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The Graces Conferred in Matrimony

The Sacrament of Matrimony confers upon Christians who embrace that state both an increase of sanctifying grace, and in addition the special graces necessary to enable them to discharge the duties required of them.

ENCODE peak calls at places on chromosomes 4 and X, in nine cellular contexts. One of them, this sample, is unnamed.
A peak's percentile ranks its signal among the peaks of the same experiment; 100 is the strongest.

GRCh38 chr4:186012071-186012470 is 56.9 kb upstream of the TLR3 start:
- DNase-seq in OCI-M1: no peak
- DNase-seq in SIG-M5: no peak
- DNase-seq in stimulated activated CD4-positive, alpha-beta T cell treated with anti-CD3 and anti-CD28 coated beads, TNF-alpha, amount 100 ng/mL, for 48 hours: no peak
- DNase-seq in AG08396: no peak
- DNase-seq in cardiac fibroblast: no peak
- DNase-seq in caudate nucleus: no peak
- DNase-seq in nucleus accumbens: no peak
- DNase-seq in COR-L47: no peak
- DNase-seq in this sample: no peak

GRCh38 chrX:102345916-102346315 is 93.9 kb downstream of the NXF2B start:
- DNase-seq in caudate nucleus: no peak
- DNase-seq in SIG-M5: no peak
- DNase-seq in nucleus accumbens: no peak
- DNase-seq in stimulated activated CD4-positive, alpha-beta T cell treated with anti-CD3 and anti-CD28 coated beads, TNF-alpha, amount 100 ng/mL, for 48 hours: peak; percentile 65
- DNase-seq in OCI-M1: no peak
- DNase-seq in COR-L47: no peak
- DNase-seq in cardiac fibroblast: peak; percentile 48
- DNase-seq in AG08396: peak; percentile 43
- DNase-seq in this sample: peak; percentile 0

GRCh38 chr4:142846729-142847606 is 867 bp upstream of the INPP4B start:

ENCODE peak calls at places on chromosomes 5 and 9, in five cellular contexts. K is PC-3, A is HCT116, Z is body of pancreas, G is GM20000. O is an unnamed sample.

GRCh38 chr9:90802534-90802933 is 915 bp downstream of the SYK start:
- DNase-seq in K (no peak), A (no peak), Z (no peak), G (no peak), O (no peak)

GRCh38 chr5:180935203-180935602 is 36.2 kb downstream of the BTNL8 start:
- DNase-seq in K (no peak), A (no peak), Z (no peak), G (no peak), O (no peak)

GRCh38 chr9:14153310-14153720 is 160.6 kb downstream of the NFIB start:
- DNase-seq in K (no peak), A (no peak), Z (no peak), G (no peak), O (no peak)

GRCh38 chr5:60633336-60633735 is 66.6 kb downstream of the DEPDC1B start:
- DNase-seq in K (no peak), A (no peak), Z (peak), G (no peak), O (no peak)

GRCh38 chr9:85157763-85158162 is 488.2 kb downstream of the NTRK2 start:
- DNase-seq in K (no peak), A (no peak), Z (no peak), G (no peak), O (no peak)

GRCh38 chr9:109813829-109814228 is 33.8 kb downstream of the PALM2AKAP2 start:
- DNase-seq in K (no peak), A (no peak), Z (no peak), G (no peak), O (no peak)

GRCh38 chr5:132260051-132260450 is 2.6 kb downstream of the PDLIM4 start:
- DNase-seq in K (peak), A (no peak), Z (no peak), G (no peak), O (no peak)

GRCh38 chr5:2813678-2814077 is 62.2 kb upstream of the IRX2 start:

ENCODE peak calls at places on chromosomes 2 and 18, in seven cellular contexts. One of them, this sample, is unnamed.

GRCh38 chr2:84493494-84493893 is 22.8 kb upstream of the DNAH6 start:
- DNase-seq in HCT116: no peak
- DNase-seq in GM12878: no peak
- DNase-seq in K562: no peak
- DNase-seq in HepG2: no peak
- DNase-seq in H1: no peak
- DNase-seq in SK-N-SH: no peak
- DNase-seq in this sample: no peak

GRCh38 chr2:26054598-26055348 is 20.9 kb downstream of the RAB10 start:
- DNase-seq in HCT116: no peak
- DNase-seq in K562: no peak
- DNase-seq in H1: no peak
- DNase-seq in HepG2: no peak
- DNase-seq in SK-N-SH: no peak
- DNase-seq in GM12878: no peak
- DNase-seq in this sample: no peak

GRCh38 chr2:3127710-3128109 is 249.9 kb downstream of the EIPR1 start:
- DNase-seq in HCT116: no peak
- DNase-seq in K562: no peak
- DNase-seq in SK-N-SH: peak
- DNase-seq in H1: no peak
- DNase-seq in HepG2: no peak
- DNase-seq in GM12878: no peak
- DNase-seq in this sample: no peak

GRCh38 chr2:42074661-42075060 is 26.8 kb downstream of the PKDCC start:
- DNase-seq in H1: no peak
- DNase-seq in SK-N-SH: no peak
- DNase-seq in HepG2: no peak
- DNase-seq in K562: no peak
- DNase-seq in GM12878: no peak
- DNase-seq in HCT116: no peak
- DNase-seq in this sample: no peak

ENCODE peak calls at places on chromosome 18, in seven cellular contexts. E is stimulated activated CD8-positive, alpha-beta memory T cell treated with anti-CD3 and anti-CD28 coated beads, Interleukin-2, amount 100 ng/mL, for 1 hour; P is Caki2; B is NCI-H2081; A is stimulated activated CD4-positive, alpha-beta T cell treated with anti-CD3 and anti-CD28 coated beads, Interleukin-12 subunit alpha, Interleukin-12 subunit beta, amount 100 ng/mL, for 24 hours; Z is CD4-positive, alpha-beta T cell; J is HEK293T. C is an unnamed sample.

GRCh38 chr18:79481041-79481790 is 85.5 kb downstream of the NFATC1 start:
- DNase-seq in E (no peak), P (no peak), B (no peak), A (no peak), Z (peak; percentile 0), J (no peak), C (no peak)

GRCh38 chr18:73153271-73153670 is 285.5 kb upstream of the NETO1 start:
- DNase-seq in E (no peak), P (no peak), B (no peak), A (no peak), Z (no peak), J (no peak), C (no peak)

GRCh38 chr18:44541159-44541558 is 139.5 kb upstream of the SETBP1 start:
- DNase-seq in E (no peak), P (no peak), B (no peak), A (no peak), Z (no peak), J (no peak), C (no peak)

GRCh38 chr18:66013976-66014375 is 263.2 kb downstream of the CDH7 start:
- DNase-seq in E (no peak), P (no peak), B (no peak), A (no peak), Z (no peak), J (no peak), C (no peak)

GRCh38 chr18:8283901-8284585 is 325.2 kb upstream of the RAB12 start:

The special graces annexed to this sacrament are: (1), The mutual affection of those who receive it is confirmed and sanctified; (2), Strength is given them to preserve inviolable fidelity to one another, and bear with patience the ills of life. For as soon as a man is married, he is no longer free as when single; no longer absolute master of his will, his time, his goods, his person, but he is in a measure dependent on the will of his wife; he wears the yoke, “for marriage,” as St. Ambrose says, “is a yoke, a double yoke which rests on the neck of both husband and wife, obliging them to pull together.” To this is added many trials such as ill health, the faults and failings of the other, which must be borne with; troubles with the children, etc. Finally grace is given to discharge the most important duty of all, that of bringing up their children in the fear and love of God. “Unhappy those,” says Pope Gregory XVI., “who enter upon the married state from merely earthly motives, or for sensual gratification, and do not think of the graces and mysteries which this sacrament confers and represents.”


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